It's so shiny now :)

Thursday, 20 August 2015

Refinished Trunk

***We interrupt this deluge of quilting projects with a woodworking project***

For the past couple weeks or so, I traded in my fabric and rotary cutter for wood and an orbital sander. I've been working on refinishing a few pieces of old furniture we had stored around the house. 

First, I'd like to share my trunk makeover. My parents picked up two old trunks while riding their bikes past a yard sale a few years ago. We aired them out on the porch for a while and never got around to doing anything else with them. I hope to buy a house sometime soon and thought I'd take advantage of my free time in the summer to work on some projects. So I started looking up ideas on Pinterest. I mostly followed instructions from this blog

Before:


After:


Someone had already done a bit of work on them and stripped the thick paper off of the top and sides.  I cleaned up the edges, took off stray bits of paper and sanded the wood with a palm sander. I used a water, vinegar and soap mixture to spray the inside and scraped the wallpaper off. Then it got a good scrub and rinse and sat out in the sun to dry for the day.



Once it was cleaned up, I stained the wood with Miniwax stain in Early American and coated it with Varathane. I coated the inside with shellac, then painted the inside of the lid with some leftover white paint-and-primer-in-one we had on hand.


For the lining of the trunk, we cut some 1/4" plywood slightly smaller than each of the four sides and bottom. I covered them with a layer of batting and cotton fabric, pulled around and tacked to the back. We ended up cutting them a bit smaller than planned, as we had almost enough scrap wood on hand. They are secured at the top with a bit of two-sided tape and they're easy to take out if I want to change it up.  

I covered the bottom of the trunk with a piece of thick fleece so that the slight metal feet and nail heads on the bottom wouldn't scrape against the floor.



So there was some fabric involved after all. I haven't replaced the leather handles yet and might just leave them. I also left the hardware and most of the scratches and imperfections. I figure they add character. 





I love how the trunk turned out and I look forward to using it one day. 

Thursday, 6 August 2015

Sewing Storage - Thread Toolbox

While browsing Winners at the start of the summer, I found this toolbox and bought it on impulse. It was too cute and I couldn’t resist.


I intended on using it for d├ęcor and not real tools, though I didn’t have a specific purpose in mind. I think a proper toolbox needs a handle on the top anyway.

I like how a rainbow of spools looks up on those racks on sewing room walls, but I also know that leaving spools out to expose them to dust and sun isn’t good for them.  The ladies at my local shop have been getting wooden racks made that fit inside those 12 1/2” x 12 1/2” plastic scrapbooking containers to hold their spools. I realized that the toolbox would work nicely for holding thread and started taking measurements.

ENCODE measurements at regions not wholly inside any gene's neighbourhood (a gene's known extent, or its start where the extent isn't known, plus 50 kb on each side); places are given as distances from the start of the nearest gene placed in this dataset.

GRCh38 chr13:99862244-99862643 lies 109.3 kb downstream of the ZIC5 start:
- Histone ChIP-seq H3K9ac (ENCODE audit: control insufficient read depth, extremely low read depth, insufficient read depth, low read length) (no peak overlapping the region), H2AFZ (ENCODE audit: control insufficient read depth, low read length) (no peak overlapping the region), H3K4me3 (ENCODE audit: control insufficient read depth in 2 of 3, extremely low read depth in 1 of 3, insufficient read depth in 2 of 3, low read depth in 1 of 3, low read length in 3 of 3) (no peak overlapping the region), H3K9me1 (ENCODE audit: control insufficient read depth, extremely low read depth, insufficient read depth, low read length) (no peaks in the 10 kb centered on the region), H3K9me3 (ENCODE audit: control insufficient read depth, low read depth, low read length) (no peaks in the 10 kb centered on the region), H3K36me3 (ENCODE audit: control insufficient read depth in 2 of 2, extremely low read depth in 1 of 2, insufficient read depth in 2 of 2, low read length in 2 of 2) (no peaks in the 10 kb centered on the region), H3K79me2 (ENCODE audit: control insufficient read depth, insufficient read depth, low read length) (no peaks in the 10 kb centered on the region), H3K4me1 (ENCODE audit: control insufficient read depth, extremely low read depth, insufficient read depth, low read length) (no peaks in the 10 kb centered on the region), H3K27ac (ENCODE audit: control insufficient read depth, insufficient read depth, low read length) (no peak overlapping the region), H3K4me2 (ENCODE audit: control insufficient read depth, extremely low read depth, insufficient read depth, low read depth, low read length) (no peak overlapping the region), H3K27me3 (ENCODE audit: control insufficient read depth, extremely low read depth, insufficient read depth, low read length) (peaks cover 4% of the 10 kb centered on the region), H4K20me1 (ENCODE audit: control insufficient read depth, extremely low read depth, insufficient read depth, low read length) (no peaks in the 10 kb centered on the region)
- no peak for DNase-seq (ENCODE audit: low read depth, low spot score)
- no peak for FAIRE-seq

I bought 4 four-foot 1/4” dowels and used some scraps of 1/2” plywood we had on hand. I asked my Dad and brother for help, as I don’t have much experience with woodworking yet. After pestering him a few times and leaving him a paper template and the toolbox on his kitchen floor, my brother drilled the holes into the plywood for me, 1/64” smaller than the dowel for a friction fit. This week I dropped by while he was building a new workbench and happened to have the dowels with me. So of course he was more than happy to stop his project to make the cuts for his favourite twin. 


I twisted the dowels into the holes and used a hammer to pound them in all the way. They seem to be tight enough that we don't need to use wood glue. There are two layers of spool racks that stack on top of each other and still fit nicely inside of the toolbox. 




I think that this would work well for someone with a small living space or who doesn't have a dedicated sewing space. Sewing supplies hidden in plain sight and a cool decor piece in one.

How do you store and organize your thread? Do you have a favourite brand for piecing and quilting?

Linking up at Needle and Thread Thursday and Sew Cute Tuesday

Tuesday, 4 August 2015

Summer Sewing Space

I've spent most of this summer so far doing this


and this


and this


and this


and exploring places like this.


I've also found a little time for this. 



I just spent a wonderful long weekend with friends and I'm looking forward to more cottage life. I have a few projects in the works and I'm sure I'll get around to finishing them. Until then, I'd like to announce the winner of the giveaway for my Tilted Quilt Pattern and head back to the lake. 

Thanks to the random number generator, commenter number 5, Anja, from Anja Quilts is the winner! 

Thank you for all of your kind comments about the pattern, they are truly appreciated. If you'd like to buy the pattern, you can find it here in my Etsy shop.

Long live summer!